After much pre-movie smoking and pizza we arrived at the Picturehouse looking forward, as ever, to the new Wes Anderson flick; were we going to get another great like Rushmore or something more troublesome like Life Aquatic, we wondered. In my haste to get the best seats in the house I rushed to the counter and asked for two tickets to Moonrise Kingdom, thus forgetting the rule that we’ve been trying to implement recently where all Bill Murray films must be ordered by asking for “two tickets for the Bill Murray” – and, before you ask, it usually works. Naturally, you can’t just use this technique anywhere, so we generally look for those cinemas that know their shit (and their Bill Murrays from their Bill Pullmans.) Tickets in hand we headed in with appropriate snacks for such a movie; orange chocolate for the lady and fizzy strawberry laces for myself. This didn’t feel like a popcorn movie, and I was to be proved right…
Moonrise Kingdom‘s story revolves around two adolescent misfits Suzy and Sam, I’d say they were about 12 years old, give or take a year. After meeting briefly in a church one evening they kept in contact by writing each other frequently. And, after much corresponding, they hatched a plan to meet up and run away together. That, in short, is the story. Being a Wes Anderson movie we are also treated to lots of supporting characters whose stories flow in and out of the movie. The most significant of these stories is the love triangle between husband and wife Walt and Laura – Bill Murray & Frances McDormand- and Laura’s lover Captain Sharp, Bruce Willis. It beats me why a woman would ever cheat on Bill Murray, but this is the movies so we must suspend our disbelief no matter how strange it may seem! Edward Norton plays a scoutmaster and he probably steals the show with his performance, it’s full of pathos and laughs. We also get great cameos from Jason Schwartzman – whom I always love seeing- Harvey Kietel and Tilda Swinton….On a side note, I sometimes wonder, as I lead a strange little life, if Anderson ever gets jealous when he sees Murray acting in Jim Jarmusch movies. Anderson basically invented the semi-serious acting talents of Murray in Rushmore and The Royal Tenenbaums, but Jarmusch went and stole the best performance, so far, from him in Broken Flowers.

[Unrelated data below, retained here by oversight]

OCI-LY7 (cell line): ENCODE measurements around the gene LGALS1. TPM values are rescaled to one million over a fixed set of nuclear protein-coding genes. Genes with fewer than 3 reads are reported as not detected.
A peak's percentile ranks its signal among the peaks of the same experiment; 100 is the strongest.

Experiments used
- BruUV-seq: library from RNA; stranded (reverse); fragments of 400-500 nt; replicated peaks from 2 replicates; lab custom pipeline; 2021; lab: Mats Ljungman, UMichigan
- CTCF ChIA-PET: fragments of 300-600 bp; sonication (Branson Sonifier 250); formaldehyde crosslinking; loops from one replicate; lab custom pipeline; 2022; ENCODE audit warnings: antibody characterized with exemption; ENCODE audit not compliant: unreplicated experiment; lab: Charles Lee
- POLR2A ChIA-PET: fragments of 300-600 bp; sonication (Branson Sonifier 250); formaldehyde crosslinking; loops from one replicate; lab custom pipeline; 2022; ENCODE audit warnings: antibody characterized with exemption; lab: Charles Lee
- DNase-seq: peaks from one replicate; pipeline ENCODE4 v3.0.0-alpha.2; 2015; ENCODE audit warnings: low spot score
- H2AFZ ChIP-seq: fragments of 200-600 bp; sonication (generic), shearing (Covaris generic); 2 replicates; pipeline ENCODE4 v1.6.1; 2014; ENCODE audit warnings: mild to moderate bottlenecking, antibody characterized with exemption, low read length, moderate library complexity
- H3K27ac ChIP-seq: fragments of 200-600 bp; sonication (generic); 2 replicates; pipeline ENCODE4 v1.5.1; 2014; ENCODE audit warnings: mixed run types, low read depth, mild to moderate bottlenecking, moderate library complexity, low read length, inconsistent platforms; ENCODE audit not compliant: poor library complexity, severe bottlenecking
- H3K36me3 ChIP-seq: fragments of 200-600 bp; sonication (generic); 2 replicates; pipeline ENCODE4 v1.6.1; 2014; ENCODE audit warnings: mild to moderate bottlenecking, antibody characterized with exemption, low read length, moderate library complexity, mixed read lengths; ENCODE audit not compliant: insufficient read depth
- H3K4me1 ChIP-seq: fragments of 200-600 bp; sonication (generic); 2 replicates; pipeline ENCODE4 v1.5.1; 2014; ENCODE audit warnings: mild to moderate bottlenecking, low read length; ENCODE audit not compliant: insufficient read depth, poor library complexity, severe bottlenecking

I could easily sum up this review by saying if you’ve liked Wes Anderson movies in the past you will love this, if they’re not your thing then this will do nothing to change your mind. It’s every bit a typical Anderson movie; angsty characters, strange situations, plenty of style, slightly less substance, and, for me, plenty of laughs. If you’ve got a bit of a weird sense of humour, like myself, then I would recommend this without question. It reminds me, in the best way, of Richard Ayoade’s Submarine, but Anderson’s version of 1960s New England is slightly less depressing than Ayoade’s present day painting of Wales. So Moonrise Kingdom is a little less cutting in its humour.
Moonrise Kingdom is an utterly charming film and I enjoyed it immensely. It’s idiosyncratic and, for the majority of the film, it’s the children who take up most of the screentime, so it’s not the kind of movie that will instantly rise to the top of your favourite films list, but don’t let that put you off. It has more than enough charms to keep you happy for an hour-and-a-half.
Marks out of ten – Eight